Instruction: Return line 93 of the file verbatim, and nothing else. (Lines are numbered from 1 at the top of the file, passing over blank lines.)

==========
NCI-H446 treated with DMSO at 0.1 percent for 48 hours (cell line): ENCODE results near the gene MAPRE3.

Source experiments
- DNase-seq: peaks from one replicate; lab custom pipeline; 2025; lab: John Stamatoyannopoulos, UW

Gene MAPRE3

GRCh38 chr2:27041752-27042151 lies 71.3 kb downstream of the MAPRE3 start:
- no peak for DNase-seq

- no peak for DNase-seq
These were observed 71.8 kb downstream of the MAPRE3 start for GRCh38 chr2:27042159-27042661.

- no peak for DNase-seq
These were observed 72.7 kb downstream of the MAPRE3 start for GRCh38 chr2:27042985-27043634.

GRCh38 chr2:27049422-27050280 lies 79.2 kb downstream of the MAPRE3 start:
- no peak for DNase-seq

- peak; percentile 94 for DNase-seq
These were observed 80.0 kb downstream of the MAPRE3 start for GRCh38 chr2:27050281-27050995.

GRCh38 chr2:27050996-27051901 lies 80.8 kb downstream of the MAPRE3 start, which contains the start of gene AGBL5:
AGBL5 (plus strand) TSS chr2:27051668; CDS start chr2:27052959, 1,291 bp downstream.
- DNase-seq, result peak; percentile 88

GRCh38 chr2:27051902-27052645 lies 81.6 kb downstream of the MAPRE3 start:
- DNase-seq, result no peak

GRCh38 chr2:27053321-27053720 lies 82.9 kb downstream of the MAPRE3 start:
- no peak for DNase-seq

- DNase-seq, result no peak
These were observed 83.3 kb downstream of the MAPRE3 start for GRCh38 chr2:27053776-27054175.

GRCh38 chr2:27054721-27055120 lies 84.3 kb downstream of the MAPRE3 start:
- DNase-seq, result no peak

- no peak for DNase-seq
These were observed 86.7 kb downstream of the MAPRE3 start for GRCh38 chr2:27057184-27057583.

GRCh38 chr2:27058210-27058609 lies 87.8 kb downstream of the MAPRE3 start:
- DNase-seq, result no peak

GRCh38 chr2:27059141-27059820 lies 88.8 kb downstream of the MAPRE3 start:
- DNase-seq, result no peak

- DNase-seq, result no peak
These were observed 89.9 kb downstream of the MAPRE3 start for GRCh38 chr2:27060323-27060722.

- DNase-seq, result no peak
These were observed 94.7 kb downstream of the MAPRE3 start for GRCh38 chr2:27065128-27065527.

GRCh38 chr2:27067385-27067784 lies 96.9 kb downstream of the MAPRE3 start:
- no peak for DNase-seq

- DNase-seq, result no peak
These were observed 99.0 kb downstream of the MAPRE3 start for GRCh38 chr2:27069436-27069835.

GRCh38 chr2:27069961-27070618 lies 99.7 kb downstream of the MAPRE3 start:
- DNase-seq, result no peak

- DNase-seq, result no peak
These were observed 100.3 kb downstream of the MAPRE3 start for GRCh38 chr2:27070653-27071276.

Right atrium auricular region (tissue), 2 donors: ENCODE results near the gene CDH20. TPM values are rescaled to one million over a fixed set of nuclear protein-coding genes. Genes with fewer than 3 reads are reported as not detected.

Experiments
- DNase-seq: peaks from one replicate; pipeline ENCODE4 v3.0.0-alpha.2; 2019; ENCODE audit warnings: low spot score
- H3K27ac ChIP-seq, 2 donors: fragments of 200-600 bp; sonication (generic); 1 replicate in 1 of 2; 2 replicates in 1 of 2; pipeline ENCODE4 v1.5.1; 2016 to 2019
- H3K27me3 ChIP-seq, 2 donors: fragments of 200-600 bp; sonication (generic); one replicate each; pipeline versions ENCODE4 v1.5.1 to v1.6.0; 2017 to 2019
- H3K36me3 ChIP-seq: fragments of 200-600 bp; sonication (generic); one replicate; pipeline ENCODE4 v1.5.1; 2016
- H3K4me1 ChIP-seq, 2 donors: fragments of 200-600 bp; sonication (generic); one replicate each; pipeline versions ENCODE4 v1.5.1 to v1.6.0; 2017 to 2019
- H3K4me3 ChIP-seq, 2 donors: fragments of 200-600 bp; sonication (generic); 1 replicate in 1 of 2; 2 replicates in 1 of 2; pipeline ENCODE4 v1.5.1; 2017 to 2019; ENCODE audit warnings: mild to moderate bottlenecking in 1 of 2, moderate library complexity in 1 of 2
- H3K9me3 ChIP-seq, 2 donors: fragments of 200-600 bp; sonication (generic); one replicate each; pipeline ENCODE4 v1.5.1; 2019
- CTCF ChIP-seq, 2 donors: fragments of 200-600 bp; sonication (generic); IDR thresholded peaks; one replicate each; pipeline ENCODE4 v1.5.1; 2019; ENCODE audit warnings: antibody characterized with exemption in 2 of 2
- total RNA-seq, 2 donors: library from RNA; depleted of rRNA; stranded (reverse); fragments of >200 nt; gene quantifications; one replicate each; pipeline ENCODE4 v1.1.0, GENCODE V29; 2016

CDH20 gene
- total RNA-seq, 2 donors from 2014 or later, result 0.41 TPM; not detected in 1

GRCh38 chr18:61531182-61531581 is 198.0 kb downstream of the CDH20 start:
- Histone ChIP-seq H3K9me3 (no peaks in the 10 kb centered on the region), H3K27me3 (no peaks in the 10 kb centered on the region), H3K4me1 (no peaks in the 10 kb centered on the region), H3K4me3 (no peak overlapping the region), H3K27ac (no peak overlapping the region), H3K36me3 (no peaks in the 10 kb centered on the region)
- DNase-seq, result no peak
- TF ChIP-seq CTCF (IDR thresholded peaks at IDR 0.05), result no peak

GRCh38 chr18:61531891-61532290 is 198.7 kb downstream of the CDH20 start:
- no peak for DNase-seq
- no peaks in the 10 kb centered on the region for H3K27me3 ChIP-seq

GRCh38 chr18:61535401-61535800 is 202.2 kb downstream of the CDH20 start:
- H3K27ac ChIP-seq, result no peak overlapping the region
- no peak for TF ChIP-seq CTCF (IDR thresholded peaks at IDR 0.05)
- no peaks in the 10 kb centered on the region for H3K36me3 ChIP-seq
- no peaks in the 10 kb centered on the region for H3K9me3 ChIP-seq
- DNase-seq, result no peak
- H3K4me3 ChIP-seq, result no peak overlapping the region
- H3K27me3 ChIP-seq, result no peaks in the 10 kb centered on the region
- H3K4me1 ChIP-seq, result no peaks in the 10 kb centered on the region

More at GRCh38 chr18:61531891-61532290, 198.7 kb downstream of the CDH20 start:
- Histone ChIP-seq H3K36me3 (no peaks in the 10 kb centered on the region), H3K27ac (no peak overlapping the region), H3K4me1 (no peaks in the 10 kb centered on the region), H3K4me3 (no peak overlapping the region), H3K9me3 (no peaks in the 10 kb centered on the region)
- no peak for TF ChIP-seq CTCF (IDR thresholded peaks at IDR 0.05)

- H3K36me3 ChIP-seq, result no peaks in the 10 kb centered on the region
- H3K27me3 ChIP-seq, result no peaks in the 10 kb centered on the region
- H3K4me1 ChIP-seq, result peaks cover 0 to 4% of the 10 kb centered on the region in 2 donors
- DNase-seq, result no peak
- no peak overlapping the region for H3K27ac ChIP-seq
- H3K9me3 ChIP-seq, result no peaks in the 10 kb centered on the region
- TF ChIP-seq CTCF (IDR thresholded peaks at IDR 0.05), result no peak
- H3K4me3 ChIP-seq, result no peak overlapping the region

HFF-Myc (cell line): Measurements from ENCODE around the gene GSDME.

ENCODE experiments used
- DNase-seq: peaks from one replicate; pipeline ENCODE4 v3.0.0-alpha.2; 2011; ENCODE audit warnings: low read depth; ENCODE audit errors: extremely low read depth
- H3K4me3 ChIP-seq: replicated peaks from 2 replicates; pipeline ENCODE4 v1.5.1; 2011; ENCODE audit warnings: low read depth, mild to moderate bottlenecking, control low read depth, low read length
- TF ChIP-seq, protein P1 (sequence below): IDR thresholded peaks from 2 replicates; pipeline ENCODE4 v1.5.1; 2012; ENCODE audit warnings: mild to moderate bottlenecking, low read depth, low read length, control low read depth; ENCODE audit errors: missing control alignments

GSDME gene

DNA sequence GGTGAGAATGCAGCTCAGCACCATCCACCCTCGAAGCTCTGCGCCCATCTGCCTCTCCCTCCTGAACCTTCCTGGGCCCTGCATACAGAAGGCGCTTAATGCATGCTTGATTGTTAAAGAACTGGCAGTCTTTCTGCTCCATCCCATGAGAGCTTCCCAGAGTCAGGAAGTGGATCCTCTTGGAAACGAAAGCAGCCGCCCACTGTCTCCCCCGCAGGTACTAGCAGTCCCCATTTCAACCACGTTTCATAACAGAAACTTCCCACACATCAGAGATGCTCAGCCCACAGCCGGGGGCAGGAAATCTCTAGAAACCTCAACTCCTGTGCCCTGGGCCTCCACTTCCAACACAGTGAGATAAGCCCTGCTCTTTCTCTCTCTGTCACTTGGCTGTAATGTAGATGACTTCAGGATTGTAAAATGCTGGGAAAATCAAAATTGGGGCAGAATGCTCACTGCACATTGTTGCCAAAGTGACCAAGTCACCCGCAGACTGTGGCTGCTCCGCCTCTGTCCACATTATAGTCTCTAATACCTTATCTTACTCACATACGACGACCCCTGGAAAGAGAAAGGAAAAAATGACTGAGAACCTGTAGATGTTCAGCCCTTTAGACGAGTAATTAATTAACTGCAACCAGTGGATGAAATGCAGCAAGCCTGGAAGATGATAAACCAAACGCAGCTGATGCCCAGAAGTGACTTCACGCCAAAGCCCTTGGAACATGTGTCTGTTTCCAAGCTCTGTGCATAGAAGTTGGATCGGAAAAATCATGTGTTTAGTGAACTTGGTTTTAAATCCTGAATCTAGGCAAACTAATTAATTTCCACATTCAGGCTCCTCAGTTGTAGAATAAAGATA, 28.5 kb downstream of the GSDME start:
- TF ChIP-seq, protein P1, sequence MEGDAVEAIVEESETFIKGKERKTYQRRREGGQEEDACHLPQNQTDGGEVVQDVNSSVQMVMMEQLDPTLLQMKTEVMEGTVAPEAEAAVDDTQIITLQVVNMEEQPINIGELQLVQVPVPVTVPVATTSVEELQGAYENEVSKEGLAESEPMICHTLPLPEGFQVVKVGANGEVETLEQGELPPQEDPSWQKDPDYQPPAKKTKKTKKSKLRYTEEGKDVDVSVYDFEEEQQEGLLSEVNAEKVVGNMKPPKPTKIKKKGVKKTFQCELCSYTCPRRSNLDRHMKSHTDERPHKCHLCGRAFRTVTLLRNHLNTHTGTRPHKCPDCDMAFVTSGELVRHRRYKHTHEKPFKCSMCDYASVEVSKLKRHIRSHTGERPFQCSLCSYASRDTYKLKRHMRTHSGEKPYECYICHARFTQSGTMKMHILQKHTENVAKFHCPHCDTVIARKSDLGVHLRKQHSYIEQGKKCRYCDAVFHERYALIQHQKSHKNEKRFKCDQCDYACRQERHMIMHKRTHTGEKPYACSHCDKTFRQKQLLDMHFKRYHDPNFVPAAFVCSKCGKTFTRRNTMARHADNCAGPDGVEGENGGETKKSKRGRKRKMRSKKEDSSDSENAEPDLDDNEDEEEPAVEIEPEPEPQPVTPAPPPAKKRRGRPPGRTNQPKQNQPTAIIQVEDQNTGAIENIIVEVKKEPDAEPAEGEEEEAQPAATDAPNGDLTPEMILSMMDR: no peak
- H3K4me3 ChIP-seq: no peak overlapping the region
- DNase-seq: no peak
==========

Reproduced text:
- DNase-seq: no peak